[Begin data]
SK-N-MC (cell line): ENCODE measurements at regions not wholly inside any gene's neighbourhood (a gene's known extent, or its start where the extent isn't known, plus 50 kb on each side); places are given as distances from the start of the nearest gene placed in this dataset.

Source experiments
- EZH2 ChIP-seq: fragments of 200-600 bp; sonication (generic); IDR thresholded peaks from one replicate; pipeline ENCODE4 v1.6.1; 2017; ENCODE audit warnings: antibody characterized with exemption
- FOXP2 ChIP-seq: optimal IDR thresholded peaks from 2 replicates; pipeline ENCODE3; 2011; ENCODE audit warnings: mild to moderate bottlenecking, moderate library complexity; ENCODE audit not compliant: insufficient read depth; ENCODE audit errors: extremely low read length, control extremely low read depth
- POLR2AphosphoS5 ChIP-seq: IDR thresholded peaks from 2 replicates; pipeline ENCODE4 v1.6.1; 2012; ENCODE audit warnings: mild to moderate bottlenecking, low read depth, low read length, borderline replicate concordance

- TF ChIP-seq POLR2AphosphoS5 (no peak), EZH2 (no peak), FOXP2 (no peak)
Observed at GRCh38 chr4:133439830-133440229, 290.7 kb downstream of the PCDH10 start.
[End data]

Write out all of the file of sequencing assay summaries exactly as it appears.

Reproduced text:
SK-N-MC (cell line): ENCODE measurements at regions not wholly inside any gene's neighbourhood (a gene's known extent, or its start where the extent isn't known, plus 50 kb on each side); places are given as distances from the start of the nearest gene placed in this dataset.

Source experiments
- EZH2 ChIP-seq: fragments of 200-600 bp; sonication (generic); IDR thresholded peaks from one replicate; pipeline ENCODE4 v1.6.1; 2017; ENCODE audit warnings: antibody characterized with exemption
- FOXP2 ChIP-seq: optimal IDR thresholded peaks from 2 replicates; pipeline ENCODE3; 2011; ENCODE audit warnings: mild to moderate bottlenecking, moderate library complexity; ENCODE audit not compliant: insufficient read depth; ENCODE audit errors: extremely low read length, control extremely low read depth
- POLR2AphosphoS5 ChIP-seq: IDR thresholded peaks from 2 replicates; pipeline ENCODE4 v1.6.1; 2012; ENCODE audit warnings: mild to moderate bottlenecking, low read depth, low read length, borderline replicate concordance

- TF ChIP-seq POLR2AphosphoS5 (no peak), EZH2 (no peak), FOXP2 (no peak)
Observed at GRCh38 chr4:133439830-133440229, 290.7 kb downstream of the PCDH10 start.